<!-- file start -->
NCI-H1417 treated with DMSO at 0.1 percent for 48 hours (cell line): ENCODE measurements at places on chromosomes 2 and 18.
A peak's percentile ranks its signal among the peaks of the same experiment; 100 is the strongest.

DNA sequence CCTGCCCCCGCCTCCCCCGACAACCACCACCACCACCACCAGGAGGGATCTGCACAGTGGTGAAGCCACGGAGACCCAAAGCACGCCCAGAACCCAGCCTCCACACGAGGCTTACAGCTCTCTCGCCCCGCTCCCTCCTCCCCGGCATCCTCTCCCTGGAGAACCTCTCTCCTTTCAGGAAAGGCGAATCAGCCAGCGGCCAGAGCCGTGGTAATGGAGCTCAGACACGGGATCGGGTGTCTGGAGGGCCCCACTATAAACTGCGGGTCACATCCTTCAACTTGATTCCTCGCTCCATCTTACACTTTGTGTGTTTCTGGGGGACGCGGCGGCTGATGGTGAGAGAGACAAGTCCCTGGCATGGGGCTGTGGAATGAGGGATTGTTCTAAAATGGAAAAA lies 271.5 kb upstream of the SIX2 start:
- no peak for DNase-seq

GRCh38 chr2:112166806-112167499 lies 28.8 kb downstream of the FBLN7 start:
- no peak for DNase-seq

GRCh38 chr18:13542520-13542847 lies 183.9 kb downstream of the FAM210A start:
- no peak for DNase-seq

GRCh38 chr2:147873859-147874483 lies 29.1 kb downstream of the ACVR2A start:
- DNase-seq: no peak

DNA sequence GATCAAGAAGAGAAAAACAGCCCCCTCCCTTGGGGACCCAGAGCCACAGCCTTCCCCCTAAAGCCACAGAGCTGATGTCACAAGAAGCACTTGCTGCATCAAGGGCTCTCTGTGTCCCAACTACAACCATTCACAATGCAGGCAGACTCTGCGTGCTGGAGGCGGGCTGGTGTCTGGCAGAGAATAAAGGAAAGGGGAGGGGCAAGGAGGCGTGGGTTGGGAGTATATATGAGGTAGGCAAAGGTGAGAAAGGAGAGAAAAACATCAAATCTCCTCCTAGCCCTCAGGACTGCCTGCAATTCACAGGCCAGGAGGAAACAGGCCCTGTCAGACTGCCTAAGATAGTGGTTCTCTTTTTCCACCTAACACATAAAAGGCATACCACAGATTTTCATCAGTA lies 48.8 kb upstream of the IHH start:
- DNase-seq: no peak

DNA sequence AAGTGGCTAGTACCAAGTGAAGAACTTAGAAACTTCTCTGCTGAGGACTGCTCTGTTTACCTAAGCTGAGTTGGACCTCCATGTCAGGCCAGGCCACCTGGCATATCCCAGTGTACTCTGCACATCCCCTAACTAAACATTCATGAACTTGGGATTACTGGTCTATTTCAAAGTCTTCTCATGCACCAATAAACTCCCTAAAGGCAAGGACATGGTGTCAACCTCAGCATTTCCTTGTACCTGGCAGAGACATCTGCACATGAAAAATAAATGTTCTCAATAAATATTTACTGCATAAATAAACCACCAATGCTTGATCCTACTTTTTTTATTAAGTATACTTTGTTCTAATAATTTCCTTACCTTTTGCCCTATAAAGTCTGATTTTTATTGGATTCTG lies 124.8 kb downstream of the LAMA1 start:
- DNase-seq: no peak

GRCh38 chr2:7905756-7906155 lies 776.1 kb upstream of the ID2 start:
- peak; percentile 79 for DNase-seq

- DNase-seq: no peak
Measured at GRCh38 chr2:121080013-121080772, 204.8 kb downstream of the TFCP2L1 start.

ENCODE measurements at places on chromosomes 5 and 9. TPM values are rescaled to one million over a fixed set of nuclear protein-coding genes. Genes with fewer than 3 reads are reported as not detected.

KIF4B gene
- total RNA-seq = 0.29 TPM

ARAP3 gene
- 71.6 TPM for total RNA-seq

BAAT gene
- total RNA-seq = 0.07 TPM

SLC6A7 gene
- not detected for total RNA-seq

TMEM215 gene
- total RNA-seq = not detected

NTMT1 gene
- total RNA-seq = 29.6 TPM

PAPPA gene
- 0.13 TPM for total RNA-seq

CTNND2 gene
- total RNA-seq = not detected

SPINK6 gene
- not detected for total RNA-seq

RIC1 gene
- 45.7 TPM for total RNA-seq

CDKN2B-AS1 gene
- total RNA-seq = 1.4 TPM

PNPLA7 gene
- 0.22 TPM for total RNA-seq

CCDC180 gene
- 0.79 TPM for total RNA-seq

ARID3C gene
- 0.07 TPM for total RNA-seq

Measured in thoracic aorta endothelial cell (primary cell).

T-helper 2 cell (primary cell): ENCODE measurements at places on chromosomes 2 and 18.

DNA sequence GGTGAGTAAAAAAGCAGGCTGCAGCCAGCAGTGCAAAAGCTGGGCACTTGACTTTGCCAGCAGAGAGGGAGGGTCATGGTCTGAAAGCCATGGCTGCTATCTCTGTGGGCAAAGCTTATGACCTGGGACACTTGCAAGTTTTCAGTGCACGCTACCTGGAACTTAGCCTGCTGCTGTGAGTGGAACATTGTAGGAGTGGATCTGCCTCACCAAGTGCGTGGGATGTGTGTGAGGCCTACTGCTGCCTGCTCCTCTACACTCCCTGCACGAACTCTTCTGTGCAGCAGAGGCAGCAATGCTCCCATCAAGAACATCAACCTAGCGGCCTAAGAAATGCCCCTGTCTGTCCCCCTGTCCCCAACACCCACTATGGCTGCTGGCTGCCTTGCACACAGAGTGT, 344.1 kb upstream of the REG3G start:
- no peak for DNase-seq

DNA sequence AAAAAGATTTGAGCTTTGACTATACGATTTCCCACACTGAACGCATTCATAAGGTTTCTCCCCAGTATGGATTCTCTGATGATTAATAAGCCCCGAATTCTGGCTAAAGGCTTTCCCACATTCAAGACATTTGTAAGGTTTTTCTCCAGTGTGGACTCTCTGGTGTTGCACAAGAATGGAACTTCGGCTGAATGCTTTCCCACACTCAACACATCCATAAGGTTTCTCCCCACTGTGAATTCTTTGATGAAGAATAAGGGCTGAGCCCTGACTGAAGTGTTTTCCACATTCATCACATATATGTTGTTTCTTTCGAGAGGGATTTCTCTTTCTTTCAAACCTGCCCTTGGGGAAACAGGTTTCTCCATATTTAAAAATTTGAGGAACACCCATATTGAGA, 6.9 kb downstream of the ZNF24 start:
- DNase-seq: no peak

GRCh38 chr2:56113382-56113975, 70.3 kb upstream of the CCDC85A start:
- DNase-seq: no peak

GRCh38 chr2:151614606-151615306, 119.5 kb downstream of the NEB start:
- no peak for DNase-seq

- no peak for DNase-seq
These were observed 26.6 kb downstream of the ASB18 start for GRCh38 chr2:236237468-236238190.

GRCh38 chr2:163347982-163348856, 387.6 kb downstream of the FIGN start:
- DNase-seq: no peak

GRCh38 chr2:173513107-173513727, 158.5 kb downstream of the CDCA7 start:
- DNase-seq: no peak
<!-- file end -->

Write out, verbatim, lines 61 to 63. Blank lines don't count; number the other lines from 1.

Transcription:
- DNase-seq: no peak

GRCh38 chr2:173513107-173513727, 158.5 kb downstream of the CDCA7 start:
- DNase-seq: no peak